We have been silent for 50 years because of a multitude of emotions: fear, humiliation, sadness, not wanting to relive the loss of dignity and loss of identity. We want new generations who have never heard our story to know what happened.

They were taken to Deoli on a day that ironically, was the Chinese New Year. Joy’s family was among the last batch to be released, more than four years after their internment. When they returned to Calcutta, Joy’s father was abruptly rearrested. Again without trial and put in Alipur jail for another year.


Piecing together a family history from the POW camp also means accounting for the dead. More than 20 Indian – Chinese are said to have died in the camps and are believed to be buried in a cemetery in Deoli. Whole families too broke up, as they were released in batches.


Even when they returned, fear, intimidation and harassment were part of our everyday life. Some never met each other again for years, even decades. Sadly, no records are available of precisely how many people were arrested, how long they were held and when they were released.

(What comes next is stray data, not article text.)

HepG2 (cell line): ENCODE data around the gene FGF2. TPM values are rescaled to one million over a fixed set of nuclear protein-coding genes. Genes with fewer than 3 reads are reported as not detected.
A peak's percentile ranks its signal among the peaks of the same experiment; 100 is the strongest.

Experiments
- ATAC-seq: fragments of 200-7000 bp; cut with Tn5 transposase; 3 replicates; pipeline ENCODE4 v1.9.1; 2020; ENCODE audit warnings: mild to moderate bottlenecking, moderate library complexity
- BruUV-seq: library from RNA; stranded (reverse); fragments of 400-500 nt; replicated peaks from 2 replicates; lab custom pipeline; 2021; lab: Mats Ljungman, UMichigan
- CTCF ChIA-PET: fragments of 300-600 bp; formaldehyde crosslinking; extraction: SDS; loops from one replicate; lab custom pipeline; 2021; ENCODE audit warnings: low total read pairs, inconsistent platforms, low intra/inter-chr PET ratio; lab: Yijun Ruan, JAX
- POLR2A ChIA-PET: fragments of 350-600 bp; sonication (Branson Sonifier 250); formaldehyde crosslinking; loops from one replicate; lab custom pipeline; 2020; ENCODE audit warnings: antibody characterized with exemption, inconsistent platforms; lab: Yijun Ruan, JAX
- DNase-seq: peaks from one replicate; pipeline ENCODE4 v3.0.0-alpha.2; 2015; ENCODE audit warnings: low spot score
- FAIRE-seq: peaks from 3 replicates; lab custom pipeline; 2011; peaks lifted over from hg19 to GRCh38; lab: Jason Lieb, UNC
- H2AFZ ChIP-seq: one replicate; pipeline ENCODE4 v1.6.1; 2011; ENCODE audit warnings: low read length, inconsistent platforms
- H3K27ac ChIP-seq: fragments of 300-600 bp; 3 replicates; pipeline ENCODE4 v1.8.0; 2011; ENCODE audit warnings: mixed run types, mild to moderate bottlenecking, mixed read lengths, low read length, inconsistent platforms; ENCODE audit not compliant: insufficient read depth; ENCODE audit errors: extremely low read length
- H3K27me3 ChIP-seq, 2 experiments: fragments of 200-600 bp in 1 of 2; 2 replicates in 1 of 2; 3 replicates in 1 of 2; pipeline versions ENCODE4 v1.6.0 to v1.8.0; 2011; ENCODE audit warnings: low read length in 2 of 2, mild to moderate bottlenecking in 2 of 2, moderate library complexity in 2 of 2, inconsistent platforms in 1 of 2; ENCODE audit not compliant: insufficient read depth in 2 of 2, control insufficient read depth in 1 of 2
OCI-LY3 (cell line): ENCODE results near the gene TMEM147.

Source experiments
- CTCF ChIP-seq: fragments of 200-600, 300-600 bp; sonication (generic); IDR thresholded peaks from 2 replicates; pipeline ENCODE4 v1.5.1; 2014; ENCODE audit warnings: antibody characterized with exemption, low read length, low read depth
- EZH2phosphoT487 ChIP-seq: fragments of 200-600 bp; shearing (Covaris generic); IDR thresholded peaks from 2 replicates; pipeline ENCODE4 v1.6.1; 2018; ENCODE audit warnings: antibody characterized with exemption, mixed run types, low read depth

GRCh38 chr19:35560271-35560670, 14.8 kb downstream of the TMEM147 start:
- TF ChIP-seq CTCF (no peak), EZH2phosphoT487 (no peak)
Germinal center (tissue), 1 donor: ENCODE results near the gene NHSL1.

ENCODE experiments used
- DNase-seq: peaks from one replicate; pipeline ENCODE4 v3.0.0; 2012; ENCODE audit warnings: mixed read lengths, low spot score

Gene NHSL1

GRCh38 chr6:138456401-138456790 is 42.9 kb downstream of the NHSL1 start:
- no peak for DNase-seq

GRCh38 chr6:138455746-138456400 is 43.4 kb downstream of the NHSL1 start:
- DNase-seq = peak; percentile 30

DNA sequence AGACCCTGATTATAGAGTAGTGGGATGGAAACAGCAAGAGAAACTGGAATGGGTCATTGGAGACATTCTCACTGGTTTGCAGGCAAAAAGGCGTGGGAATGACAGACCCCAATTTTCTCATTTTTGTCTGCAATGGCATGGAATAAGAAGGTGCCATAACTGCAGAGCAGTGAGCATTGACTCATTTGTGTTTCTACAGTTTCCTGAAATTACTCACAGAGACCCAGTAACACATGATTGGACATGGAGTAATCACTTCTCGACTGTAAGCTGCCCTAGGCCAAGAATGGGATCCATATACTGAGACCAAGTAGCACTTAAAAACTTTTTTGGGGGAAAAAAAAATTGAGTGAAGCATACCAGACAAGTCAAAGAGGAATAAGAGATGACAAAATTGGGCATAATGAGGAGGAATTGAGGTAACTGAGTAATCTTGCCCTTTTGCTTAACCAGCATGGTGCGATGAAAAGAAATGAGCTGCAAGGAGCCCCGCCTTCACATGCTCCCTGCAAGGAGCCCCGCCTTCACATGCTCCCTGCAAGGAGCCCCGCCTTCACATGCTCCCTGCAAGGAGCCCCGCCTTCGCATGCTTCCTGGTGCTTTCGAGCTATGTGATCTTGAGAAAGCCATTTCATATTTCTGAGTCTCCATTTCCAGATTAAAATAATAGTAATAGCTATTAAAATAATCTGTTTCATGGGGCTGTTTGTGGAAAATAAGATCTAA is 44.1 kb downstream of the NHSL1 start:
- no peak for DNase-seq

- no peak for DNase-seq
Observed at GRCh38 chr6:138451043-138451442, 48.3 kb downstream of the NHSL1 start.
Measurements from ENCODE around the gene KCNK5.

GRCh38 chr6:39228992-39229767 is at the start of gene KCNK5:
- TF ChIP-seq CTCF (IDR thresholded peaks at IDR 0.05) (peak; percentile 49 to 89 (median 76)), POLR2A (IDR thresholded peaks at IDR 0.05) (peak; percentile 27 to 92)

Yin hopes for real closure saying, “We have been silent for 50 years because of a multitude of emotions: fear, humiliation, sadness, not wanting to relive the loss of dignity and loss of identity. We want new generations who have never heard our story to know what happened. We realise the healing process may be a long one, but we have started the journey and hope for peace and eventual closure.”


I managed to take this group to see the Chairman of the Joint Intelligence Committee that operates under the PMO in New Delhi. Mr Ravi personally said sorry, something that gives them hope that India may one day acknowledge the Deoli mistake.


Kishalay Bhattacharjee is a senior journalist and author. His most recent book is Blood on my Hands: Confessions of Staged Encounters (Harper Collins 2015). Part of this article written by the same author was earlier published in The views expressed here are his own.